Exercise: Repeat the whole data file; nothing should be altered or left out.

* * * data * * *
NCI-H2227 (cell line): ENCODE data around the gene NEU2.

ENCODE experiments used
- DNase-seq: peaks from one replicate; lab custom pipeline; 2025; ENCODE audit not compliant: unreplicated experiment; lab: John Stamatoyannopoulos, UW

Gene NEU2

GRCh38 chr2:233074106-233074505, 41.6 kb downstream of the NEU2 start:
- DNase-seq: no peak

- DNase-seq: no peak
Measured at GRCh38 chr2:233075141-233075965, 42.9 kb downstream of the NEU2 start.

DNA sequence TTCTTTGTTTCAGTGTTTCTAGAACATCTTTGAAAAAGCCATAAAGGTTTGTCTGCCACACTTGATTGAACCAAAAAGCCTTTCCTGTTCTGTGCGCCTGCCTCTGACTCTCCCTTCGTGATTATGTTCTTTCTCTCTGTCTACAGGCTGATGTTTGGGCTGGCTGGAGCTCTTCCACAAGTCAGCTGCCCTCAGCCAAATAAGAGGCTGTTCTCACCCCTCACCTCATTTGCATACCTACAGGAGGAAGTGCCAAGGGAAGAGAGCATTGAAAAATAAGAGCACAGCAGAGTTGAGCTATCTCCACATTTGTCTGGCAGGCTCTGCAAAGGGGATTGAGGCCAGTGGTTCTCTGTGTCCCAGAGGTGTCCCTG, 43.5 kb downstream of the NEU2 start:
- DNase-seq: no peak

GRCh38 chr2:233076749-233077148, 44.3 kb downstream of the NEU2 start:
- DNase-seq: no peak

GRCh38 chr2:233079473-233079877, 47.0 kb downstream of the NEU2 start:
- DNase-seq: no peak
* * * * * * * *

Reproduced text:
NCI-H2227 (cell line): ENCODE data around the gene NEU2.

ENCODE experiments used
- DNase-seq: peaks from one replicate; lab custom pipeline; 2025; ENCODE audit not compliant: unreplicated experiment; lab: John Stamatoyannopoulos, UW

Gene NEU2

GRCh38 chr2:233074106-233074505, 41.6 kb downstream of the NEU2 start:
- DNase-seq: no peak

- DNase-seq: no peak
Measured at GRCh38 chr2:233075141-233075965, 42.9 kb downstream of the NEU2 start.

DNA sequence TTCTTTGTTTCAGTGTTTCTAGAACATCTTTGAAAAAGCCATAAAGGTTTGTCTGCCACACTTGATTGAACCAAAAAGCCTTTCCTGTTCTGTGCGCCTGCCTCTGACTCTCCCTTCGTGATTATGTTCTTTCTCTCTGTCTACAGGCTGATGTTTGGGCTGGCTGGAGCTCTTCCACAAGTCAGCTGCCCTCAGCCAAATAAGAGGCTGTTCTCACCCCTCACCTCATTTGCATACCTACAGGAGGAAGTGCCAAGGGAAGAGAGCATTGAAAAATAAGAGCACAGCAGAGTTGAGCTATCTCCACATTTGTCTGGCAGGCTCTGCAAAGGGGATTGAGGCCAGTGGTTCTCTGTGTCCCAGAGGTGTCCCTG, 43.5 kb downstream of the NEU2 start:
- DNase-seq: no peak

GRCh38 chr2:233076749-233077148, 44.3 kb downstream of the NEU2 start:
- DNase-seq: no peak

GRCh38 chr2:233079473-233079877, 47.0 kb downstream of the NEU2 start:
- DNase-seq: no peak